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April 20, 2020

The City Emptied of People

Although the California Historical Society’s galleries are temporarily closed due to the COVID-19 pandemic, staff continues to prepare for an upcoming exhibition of Minor White’s San Francisco photographs. Here is a sneak peek at one of the works in the show—a photograph that brings to mind the uninhabited streets of San Francisco as we all shelter in place.

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The City Emptied of People

Minor White, Jackson Street and Hotaling Place, San Francisco, 1949, gelatin silver print

Although the California Historical Society’s galleries are temporarily closed due to the COVID-19 pandemic, staff continue to prepare for an upcoming exhibition of Minor White’s San Francisco photographs. Here is a sneak peek at one of the works in the show—a photograph that brings to mind the uninhabited streets of San Francisco as we all shelter in place.

Minor White took the picture at the corner of Jackson Street and Hotaling Place in 1949. Dilapidated and dirty, the whitewashed Victorian shopfront looks abandoned, like a ghostly relic of a once bustling Gold Rush mercantile. Yet, there are signs of life. Someone wedged a modern electric fan into the clerestory window above the door. Beyond the shutters are sheet glass windows instead of doors, another modification that suggests the building is being used. Just barely visible in the lower right is the edge of a chrome bumper—the type that belongs to a large, mid-twentieth century American car. It must be early in the day or maybe the people are just off camera.

White made the photograph while living in San Francisco and teaching at the California School of the Arts (now San Francisco Art institute). He arrived in the city not long after serving a three-year tour of duty in the South Pacific during World War II. Ansel Adams, who recruited White to teach at the school, correctly predicted that “everything points to an intense cultural development on the West Coast following the war.”[i] Indeed many of White’s students were using their G.I. Bill benefits to get an education in art.

Despite a heavy teaching load, White found time for his own work. Inspired by the writings of Walt Whitman—poems like City of Orgies—White began a series he called City of Surf in 1949. The project was to create an extensive catalogue of everything in San Francisco from the Embarcadero to the Sunset District. He never finished the series, but it grew to some six-thousand negatives. Much of CHS’s collection of more than four hundred gelatin silver prints and several hundred negatives—a gift White made to CHS in 1957—comes from that effort.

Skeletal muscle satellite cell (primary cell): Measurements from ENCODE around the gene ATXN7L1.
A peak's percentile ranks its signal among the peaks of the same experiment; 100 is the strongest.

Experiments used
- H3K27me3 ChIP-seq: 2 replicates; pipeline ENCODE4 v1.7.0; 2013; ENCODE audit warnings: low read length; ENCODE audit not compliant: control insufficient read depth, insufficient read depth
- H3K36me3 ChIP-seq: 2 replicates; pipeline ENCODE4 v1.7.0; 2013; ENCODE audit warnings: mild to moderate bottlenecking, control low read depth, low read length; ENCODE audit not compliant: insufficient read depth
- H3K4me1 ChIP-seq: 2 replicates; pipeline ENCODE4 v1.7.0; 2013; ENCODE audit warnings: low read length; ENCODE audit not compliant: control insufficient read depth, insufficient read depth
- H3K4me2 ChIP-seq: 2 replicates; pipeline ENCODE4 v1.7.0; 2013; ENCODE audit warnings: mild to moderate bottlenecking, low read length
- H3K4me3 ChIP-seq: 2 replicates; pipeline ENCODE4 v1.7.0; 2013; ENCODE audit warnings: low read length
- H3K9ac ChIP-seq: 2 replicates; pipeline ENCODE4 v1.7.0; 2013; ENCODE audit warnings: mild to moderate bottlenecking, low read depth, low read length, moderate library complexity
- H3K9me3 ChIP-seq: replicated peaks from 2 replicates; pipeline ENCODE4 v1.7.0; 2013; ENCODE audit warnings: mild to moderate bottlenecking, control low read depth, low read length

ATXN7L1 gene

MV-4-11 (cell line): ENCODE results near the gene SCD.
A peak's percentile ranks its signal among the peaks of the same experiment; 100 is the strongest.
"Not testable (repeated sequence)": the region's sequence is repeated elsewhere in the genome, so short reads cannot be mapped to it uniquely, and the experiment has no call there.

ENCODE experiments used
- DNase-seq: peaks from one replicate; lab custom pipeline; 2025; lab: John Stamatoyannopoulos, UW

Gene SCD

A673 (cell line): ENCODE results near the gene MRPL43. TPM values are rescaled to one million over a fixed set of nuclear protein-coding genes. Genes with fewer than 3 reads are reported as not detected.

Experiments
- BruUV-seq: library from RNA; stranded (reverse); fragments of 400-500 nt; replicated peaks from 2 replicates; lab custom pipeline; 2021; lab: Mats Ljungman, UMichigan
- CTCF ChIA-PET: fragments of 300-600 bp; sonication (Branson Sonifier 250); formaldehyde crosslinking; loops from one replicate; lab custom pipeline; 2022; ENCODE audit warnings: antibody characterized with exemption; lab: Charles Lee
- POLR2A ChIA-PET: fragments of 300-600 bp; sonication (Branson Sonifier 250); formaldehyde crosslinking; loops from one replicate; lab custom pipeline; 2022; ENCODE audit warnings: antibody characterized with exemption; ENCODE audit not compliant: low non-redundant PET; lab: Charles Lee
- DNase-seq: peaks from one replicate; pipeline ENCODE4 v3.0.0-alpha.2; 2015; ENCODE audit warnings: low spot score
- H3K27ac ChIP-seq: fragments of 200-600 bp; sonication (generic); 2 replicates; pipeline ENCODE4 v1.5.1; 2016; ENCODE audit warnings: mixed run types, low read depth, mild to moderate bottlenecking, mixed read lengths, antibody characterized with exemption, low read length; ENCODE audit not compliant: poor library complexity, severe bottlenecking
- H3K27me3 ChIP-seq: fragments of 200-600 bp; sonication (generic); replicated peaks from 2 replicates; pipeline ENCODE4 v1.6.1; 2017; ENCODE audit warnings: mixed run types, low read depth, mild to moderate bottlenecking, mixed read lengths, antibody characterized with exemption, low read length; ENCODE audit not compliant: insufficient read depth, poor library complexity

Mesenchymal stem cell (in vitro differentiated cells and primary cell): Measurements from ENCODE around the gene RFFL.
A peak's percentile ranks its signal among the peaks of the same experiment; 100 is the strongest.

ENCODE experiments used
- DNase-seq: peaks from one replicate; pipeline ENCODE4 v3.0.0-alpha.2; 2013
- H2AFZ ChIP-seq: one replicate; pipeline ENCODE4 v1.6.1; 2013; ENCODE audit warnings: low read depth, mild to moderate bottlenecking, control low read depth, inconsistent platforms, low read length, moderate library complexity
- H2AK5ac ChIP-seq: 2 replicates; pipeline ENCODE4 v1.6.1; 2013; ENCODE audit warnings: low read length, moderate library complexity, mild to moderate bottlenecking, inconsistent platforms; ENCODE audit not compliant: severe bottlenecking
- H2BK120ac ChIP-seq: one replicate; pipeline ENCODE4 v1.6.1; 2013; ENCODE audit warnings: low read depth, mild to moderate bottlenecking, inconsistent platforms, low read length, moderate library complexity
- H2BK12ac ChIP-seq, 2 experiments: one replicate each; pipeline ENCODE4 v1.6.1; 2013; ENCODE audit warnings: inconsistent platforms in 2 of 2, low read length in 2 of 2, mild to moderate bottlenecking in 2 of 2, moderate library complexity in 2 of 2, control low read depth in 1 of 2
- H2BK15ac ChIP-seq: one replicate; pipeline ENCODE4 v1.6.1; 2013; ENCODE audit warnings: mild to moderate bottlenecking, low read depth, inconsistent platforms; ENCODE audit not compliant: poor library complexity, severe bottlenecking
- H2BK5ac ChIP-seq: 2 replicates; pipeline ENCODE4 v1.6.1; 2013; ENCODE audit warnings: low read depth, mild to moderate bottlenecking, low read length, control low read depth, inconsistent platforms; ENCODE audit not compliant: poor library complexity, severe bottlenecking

White found the city at an optimistic moment, and he captured postwar exuberance in the cheerful facades of newly built stucco row houses and the fresh faces of downtown office workers. His curiosity also took him to grittier parts of the city. The corner of Jackson and Hotaling is in an area we know today as Jackson Square. Built in the 1850s and 60s, the blocks were part of San Francisco’s early commercial district situated adjacent to Portsmouth Square at the shore of Yerba Buena Cove before it was filled. The buildings had cast iron facades and shutters to protect them from fire. As the main business district moved south and west, the area gradually hollowed out; the Great Depression further undermined the neighborhood’s commercial base. When White photographed the building in 1949 it had become a place where artists lived and worked, and he may have known some of its occupants.[ii]

A few years later the area would be revitalized, populated by interior design stores, and designated a historic district. Today the building has an attractive paint job that highlights its architectural details. The sidewalk has been paved with red brick and planted with well-groomed trees. Floor to ceiling windows fill the spaces between the pillars. The shutters are gone, as is the fan.

Many of White’s San Francisco pictures include people. In his photographs without them—like the city today—their absence is palpable.

[i] Ansel Adams, “Report on the Proposed Department of Photography,” 1945, quoted in Jeff Gunderson, The Moment of Seeing: Photography at the California School of Fine Art (San Francisco: Chronicle Books, 2006), 12.

[ii] See the listing for San Francisco Landmark #20 at noehill.com/sf/landmarks/sf020.sap